A Hand-Held Indentation System for the Assessment of Mechanical Properties of Soft Tissues In Vivo
ABSTRACT Quantitative assessment of the mechanical properties of soft tissues in vivo is required in both clinical and research fields. This paper introduces a hand-held indentation system that employed an electromagnetic spatial sensor as a displacement transducer. The system was pen-sized, portable, and easy to control. The accuracy and reliability of the system were investigated. The effect of indentation rate on the variation of the values of the measured effective Young's modulus was also studied. A series of elastomers with different Young's modulus (which ranged from 13.08 to 36.19 kPa) were assessed with both the hand-held indentation system and a Hounsfield material testing machine. Intraindividual and interindividual variations of the system were tested by five independent operators. The hand-held indentation system was applied to quantitatively assess the effective Young's modulus of human body parts in vivo . Twenty healthy female subjects aged 21.1 plusmn 1.8 years old were included for the in vivo test. The system was shown to be highly accurate ( R 2 = 0.99) compared with the results obtained by the mechanical testing machine and had good reliability (intraindividual variation = 5.43%, and interindividual variation = 5.99%). The average effective Young's moduli of the region of umbilicus were 11.31 and 12.65 kPa for two different sites, respectively. It is believed that this hand-held indentations system was an accurate reliable tool for rapidly assessing the mechanical properties of human body tissues in vivo .
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ABSTRACT: A series of antibacterial hydrogels were fabricated from an aqueous solution of AgNO3, gelatin and carboxymethyl chitosan (CM-chitosan) by radiation-induced reduction and crosslinking at ambient temperature. The nanosilver particles were in situ synthesized accompanying with the formation of gelatin/CM-chitosan hydrogel. Transmission Electron Microscope and UV–vis analysis have verified the formation and homogeneous distribution of nanosilver particles in the hydrogel matrix. The nanosilver/gelatin/CM-chitosan hydrogels possessed interconnected porous structure, had a compressive modulus of 44 to 56 kPa, and could absorb 62 to 108 times of deionized water to its dry weight. Furthermore, the hydrogels were found to have sound antibacterial effect on Escherichia coli (E. coli), and their antibacterial ability could be significantly enhanced by the increasing of AgNO3 content. The comprehensive results of this study suggest that nanosilver/gelatin/CM-chitosan hydrogels have potential as an antibacterial wound dressing.Radiation Physics and Chemistry 05/2012; 81(5):553–560. DOI:10.1016/j.radphyschem.2012.01.014 · 1.19 Impact Factor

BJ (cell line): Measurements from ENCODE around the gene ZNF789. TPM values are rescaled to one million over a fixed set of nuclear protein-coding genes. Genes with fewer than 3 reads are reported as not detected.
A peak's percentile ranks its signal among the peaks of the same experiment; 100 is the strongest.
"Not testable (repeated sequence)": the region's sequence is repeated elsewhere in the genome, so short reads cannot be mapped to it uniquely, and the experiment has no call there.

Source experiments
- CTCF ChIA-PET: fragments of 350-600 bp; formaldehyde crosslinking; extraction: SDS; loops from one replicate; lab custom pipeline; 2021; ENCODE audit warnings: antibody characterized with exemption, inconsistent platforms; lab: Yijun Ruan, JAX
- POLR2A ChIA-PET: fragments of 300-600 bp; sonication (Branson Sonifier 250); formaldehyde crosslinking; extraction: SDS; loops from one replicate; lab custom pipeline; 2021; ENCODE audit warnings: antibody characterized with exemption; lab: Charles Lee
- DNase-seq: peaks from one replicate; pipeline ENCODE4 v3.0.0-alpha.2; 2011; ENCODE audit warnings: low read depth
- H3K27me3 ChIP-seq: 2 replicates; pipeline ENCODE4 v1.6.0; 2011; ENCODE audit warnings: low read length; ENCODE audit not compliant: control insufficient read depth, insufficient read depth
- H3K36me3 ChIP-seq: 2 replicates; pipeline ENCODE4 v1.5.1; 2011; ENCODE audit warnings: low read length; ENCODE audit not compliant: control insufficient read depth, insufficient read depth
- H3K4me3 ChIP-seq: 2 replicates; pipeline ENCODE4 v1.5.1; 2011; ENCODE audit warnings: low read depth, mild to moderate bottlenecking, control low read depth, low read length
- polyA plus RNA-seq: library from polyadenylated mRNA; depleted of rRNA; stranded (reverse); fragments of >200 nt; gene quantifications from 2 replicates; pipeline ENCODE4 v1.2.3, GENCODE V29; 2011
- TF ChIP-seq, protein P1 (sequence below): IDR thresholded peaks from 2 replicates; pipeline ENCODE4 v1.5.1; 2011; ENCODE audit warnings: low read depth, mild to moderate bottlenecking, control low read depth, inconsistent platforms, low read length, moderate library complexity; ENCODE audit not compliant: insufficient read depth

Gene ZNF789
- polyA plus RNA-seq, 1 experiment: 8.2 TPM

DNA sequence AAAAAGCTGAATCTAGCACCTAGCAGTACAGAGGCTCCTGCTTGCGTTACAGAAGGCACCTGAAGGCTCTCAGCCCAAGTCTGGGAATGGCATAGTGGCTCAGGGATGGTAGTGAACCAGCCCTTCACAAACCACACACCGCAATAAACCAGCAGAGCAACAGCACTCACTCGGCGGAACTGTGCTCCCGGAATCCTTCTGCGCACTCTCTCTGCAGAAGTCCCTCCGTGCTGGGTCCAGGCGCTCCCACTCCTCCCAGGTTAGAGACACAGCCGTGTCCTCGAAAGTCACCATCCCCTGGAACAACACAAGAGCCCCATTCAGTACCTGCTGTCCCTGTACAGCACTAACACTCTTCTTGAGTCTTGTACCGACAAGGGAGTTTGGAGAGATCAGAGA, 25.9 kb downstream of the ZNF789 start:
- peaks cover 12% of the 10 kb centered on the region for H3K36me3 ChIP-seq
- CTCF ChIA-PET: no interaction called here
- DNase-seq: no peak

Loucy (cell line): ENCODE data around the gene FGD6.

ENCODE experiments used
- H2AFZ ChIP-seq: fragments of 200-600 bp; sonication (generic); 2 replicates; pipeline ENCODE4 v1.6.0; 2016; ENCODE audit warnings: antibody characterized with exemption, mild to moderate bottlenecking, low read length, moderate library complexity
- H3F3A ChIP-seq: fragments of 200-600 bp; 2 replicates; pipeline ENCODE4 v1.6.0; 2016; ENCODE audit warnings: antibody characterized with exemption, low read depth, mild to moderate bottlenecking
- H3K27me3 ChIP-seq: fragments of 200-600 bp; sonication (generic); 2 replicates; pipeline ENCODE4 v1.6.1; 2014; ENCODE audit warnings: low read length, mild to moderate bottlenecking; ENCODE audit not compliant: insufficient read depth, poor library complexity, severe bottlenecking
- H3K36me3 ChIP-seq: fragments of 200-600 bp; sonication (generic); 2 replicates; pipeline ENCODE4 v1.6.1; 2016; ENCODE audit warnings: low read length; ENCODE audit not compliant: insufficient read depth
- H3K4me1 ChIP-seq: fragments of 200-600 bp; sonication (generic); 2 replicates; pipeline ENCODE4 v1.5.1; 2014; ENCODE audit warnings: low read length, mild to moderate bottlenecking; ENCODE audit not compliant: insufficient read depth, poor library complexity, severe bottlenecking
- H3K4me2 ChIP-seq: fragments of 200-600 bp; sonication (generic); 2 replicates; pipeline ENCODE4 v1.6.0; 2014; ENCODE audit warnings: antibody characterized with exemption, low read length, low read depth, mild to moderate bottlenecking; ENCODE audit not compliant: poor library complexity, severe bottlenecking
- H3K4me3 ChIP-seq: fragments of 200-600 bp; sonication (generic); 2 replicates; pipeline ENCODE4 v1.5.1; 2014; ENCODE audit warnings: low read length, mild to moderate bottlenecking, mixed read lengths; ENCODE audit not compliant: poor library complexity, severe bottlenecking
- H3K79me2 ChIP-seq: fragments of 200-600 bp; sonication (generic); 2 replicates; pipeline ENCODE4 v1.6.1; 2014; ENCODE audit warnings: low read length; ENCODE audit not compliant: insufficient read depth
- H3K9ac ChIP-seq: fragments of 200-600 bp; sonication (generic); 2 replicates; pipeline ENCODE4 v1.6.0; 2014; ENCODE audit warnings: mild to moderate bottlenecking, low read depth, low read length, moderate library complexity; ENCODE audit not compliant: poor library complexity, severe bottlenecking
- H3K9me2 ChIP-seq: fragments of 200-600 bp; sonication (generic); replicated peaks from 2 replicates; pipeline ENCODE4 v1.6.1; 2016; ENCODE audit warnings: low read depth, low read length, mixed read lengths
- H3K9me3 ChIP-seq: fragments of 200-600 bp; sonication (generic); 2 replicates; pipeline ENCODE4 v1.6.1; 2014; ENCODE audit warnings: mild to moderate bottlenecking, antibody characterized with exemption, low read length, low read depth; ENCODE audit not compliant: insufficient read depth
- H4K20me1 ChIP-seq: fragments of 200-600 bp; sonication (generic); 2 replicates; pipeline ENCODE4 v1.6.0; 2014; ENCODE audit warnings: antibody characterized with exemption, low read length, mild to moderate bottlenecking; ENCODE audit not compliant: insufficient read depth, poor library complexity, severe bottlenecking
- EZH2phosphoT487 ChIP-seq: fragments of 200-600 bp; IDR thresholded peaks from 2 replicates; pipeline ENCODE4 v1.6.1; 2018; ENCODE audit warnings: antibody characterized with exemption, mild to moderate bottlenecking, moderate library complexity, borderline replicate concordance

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ABSTRACT: Capsule endoscopy is a frontline medical diagnostic tool for the gastro intestinal tract disorders. During diagnosis, efficient localization techniques are essential to specify a pathological area that may require further diagnosis or treatment. This paper presents the development of a miniature tagging module that relies on a novel concept to label the region of interest and has the potential to integrate with a capsule endoscope. The tagging module is a compact thermo-mechanical actuator loaded with a biocompatible micro tag. A low power microheater attached to the module serves as the thermal igniter for the mechanical actuator. At optimum temperature, the actuator releases the micro tag instantly and penetrates the mucosa layer of a GI tract, region of interest. Ex vivo animal trials are conducted to verify the feasibility of the tagging module concept. X-ray imaging is used to detect the location of the micro tag embedded in the GI tract wall. The method is successful, and radiopaque micro tags can provide valuable pre-operative position information on the infected area to facilitate further clinical procedures.Journal of Micromechanics and Microengineering 03/2011; 21(4):045037. DOI:10.1088/0960-1317/21/4/045037 · 1.73 Impact Factor
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ABSTRACT: Material characterization of soft biological tissues by mixed experimental/numerical (inverse) techniques represents a powerful tool for the analysis of their complex mechanics. However, the uncertainty related to the accuracy and capability of the technique is not yet completely investigated and understood. In this work, a quasi-static indentation procedure is implemented in order to extract the Mooney-Rivlin material parameters and the equivalent Young’s modulus for a hyperelastic rubber-like material. A non-standard approach based on a Finite Element (FE) inverse method is employed. An experimental set-up consisting of a dedicated micro-indentation system has been employed to extract reaction force values as a function of the penetration depth. A cost function, based on the square difference between experimental and numerical data, is optimized trough a modified Nelder-Mead direct search algorithm (MNMA). The accuracy of the identified parameters is discussed using results of a virtual benchmark case study.